The Turf: Gone in Name Only

Ludi's changes very little about the legendary dive.

Toward the end of 2011, when the Turf's owner announced he would be changing the working-class downtown restaurant's name, certain publications that hadn't devoted any ink to the Turf in eons (aside from the occasional crime recap) began to eulogize the place as though the whole of Seattle's underclass was about to be sent into the great hereafter (i.e., Tukwila) with a 21-gun salute.

In a piece titled "Good-Bye, Turf: the End of an Era," one melodramatic scribe bemoaned the fate of the bar's patrons, wondering: "Where will all those people go now?"

They'll keep going to the Turf, in fact. While a handful of more expensive items have been added to the menu, the Turf of new is still very much the Turf of old. It's just called Ludi's now.

There's a $16 rib-eye on Ludi's menu. It may or may not have been on the Turf's menu. It doesn't much matter, because no Turf (er, Ludi's) customer is ever going to walk into the Turf (oops, Ludi's) looking to order a $16 rib-eye. If they're looking for food, they'll be ordering a grilled ham and cheese, fries, or a Filipino appetizer, like lumpia. I ordered all of the above, and my total bill—which still bore the words "The Turf Restaurant"—was under $10.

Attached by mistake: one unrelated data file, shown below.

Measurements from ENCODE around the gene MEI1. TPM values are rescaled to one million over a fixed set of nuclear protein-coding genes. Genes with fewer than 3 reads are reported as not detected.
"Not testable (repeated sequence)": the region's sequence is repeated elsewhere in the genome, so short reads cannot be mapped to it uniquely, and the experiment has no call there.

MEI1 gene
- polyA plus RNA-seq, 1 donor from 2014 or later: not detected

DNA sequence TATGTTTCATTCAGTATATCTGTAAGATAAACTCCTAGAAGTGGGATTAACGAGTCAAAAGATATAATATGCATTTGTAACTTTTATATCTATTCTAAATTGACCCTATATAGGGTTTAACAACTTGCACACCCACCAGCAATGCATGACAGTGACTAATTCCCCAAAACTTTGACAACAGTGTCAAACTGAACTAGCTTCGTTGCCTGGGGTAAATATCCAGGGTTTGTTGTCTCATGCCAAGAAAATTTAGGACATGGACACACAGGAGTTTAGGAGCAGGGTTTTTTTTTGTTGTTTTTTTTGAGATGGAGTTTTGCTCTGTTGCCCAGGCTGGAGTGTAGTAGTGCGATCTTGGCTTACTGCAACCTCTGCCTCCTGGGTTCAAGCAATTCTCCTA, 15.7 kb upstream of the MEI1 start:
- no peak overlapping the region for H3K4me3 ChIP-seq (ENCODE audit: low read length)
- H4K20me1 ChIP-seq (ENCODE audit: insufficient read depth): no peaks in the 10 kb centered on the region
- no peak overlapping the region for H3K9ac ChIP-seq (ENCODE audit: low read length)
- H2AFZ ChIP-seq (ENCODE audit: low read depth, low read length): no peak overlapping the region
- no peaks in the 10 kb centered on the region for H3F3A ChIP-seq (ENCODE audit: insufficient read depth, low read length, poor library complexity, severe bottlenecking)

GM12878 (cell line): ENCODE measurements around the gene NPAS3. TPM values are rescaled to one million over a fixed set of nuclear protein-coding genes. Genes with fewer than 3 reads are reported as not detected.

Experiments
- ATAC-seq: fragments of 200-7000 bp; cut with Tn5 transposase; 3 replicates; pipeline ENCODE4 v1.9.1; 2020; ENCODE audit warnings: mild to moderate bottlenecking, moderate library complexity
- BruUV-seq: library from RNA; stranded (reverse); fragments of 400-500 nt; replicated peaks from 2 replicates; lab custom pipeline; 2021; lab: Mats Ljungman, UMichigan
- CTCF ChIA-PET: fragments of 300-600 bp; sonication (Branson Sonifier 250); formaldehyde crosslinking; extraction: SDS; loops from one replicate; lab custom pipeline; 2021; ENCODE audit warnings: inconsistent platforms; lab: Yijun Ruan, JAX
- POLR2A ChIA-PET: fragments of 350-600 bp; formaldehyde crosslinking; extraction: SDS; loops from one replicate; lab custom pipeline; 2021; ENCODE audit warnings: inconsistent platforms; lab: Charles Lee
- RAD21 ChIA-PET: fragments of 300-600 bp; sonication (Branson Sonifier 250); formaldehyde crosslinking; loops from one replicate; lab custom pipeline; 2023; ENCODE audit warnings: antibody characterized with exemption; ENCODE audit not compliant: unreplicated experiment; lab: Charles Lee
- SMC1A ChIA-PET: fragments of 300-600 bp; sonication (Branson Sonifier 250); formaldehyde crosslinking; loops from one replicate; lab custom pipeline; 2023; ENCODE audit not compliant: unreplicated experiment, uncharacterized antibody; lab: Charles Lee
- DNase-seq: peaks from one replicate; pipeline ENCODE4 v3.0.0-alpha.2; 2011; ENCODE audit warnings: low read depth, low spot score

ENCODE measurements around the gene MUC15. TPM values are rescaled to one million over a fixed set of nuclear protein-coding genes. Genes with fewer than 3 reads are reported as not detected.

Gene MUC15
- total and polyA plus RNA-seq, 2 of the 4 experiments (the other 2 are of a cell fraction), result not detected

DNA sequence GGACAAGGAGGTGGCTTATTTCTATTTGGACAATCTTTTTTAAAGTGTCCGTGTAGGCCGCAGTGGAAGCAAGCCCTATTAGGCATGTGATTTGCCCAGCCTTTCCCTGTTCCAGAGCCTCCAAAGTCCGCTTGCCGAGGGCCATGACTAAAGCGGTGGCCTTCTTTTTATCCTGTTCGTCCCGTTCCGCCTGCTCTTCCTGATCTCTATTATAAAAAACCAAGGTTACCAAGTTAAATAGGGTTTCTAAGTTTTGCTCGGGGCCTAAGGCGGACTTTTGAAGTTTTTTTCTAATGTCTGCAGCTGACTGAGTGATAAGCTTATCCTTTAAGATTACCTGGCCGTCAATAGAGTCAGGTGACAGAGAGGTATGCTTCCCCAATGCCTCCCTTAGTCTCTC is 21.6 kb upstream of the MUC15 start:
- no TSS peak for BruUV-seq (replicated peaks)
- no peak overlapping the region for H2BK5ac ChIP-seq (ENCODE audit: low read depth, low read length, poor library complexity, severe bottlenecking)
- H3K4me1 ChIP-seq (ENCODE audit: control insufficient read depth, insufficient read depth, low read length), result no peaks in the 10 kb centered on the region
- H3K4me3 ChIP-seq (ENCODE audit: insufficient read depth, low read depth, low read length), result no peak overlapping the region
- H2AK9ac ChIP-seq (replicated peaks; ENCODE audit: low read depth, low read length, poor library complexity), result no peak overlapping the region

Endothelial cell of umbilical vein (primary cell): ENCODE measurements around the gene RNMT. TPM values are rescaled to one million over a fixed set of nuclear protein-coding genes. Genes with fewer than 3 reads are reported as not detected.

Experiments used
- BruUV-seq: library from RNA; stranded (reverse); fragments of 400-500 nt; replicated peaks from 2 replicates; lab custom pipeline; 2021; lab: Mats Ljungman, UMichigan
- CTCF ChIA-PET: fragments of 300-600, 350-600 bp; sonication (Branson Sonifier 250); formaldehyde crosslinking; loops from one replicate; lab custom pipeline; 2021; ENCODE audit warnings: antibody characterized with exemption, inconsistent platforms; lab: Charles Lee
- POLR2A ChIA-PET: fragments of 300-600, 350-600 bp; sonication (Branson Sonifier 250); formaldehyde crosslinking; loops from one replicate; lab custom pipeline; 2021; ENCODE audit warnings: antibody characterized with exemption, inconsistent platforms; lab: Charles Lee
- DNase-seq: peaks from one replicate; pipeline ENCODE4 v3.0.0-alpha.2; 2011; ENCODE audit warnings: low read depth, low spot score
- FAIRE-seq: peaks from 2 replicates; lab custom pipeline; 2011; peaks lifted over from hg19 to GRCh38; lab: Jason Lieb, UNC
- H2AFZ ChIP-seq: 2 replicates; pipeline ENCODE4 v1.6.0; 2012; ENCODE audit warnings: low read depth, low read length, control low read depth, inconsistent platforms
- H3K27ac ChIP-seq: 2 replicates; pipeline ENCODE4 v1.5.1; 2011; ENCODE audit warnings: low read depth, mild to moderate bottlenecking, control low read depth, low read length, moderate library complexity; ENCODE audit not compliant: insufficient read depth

As for the decor, it's identical to the Turf's. A photo of a meat sandwich on one of the walls used to say "Turf" on it. As with the restaurant, only the name has changed. In fact, when asked what Ludi's (the name is from the owner's family) has that the Turf didn't, my server quickly and confidently replied: "Everything is the same."

During a recent Friday lunch hour, business was booming. Actual black people, an increasingly endangered species north of Spokane Street, enjoyed affordable lunches in the diner portion of the space and cocktails in the back bar. A slightly inebriated middle-aged gentleman stumbling around with a glass of whiskey took credit for playing the Temptations on the jukebox, announcing that it was "old-school, like back in Harlem."

This gentleman was of Caucasian descent. If we're to dispense with ethnocentric political correctness for a moment, his claim that he knows what it was like "back in Harlem" is a dubious one. But nowhere near as dubious as the notion that some sort of era has ended at Second and Pike.

mseely@seattleweekly.com

 
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